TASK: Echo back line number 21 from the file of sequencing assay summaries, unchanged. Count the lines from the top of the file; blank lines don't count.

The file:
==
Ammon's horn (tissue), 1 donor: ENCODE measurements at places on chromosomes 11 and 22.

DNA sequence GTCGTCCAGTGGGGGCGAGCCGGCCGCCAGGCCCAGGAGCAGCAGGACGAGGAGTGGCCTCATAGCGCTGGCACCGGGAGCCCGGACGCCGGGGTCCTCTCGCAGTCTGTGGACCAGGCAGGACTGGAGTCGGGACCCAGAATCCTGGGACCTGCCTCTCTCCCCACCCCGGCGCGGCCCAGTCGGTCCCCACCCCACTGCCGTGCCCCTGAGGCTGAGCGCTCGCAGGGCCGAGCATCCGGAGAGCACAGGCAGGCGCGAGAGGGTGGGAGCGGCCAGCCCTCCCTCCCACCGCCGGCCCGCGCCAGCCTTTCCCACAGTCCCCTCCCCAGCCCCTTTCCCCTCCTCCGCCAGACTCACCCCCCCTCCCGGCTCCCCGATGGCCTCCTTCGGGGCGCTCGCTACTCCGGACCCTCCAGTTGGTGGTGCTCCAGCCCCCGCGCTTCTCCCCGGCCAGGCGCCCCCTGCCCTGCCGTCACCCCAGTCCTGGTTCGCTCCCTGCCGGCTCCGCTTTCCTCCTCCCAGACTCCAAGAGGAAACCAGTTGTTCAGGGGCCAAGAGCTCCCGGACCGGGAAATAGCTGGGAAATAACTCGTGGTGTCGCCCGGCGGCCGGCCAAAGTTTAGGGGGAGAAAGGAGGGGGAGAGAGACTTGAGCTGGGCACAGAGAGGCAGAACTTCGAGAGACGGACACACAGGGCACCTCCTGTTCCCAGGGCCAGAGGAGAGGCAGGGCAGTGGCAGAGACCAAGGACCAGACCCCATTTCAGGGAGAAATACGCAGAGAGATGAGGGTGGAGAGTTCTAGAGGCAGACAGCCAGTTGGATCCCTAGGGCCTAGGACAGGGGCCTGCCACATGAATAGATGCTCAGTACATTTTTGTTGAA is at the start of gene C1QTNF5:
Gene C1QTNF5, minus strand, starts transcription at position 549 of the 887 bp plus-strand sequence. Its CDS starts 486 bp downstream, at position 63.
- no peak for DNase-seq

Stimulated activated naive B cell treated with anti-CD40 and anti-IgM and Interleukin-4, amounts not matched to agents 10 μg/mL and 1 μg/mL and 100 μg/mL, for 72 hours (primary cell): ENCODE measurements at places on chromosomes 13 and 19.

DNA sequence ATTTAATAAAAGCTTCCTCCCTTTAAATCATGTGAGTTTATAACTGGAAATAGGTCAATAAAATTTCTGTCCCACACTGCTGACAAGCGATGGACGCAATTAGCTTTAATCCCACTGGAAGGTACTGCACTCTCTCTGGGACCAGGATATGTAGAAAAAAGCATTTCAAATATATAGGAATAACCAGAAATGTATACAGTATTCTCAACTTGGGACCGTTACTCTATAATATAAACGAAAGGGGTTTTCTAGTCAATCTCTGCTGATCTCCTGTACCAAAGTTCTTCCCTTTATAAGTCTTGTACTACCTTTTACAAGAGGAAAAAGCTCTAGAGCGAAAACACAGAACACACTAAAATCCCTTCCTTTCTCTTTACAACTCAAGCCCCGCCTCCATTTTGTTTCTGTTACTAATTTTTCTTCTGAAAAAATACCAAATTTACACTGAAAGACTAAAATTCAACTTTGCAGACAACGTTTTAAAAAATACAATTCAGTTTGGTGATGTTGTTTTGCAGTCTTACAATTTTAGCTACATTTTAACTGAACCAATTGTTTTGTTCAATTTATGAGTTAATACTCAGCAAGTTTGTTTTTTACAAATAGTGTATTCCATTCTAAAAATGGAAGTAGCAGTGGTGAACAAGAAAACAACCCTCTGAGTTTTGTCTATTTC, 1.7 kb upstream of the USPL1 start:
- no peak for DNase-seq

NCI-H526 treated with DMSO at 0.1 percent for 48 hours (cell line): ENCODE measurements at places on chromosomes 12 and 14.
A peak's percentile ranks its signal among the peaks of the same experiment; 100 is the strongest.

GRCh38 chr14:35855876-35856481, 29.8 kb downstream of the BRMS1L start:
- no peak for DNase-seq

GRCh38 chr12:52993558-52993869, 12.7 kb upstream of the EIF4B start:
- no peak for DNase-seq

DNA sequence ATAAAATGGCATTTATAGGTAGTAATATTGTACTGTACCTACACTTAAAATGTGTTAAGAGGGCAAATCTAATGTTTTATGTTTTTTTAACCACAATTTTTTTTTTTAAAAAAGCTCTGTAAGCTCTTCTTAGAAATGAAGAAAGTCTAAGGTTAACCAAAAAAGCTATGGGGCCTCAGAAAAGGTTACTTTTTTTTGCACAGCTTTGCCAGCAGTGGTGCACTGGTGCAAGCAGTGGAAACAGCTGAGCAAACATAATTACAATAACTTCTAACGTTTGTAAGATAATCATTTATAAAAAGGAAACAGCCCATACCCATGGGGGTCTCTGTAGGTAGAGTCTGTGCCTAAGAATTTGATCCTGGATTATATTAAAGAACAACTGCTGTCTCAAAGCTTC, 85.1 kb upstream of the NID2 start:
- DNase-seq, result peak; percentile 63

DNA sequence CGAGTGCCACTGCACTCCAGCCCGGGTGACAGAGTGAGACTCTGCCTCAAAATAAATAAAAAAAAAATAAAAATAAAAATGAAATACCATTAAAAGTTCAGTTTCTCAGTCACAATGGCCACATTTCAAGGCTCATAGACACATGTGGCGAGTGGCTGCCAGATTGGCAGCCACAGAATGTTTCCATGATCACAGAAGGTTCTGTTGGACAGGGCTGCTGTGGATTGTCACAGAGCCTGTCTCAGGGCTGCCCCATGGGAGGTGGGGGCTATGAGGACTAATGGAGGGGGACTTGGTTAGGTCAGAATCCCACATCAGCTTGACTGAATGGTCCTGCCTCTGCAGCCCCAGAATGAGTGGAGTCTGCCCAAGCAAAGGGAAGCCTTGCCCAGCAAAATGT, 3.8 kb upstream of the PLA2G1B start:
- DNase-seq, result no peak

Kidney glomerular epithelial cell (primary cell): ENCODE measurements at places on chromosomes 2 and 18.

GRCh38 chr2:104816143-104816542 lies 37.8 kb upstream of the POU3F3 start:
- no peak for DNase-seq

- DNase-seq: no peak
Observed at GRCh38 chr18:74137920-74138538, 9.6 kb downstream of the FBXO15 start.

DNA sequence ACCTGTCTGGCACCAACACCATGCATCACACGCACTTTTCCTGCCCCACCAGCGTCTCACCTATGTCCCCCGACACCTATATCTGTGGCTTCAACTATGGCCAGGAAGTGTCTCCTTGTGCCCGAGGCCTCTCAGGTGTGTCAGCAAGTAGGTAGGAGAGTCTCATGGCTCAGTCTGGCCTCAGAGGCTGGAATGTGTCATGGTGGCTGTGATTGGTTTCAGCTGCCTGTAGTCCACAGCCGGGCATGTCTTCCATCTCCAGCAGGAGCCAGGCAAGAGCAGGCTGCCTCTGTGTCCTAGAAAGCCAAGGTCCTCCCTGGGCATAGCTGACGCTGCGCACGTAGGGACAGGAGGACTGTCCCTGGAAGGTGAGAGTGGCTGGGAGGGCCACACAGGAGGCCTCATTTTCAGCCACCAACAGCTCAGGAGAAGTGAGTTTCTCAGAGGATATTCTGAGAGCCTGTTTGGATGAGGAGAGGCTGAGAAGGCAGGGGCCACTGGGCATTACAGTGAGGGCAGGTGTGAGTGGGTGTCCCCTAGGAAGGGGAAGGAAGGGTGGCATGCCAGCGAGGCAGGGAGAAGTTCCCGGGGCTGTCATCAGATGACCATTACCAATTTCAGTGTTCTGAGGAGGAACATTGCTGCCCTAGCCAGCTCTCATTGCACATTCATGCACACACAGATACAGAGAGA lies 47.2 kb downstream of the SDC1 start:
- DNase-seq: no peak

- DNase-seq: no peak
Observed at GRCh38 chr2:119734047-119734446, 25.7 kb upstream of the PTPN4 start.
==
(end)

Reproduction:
- DNase-seq: no peak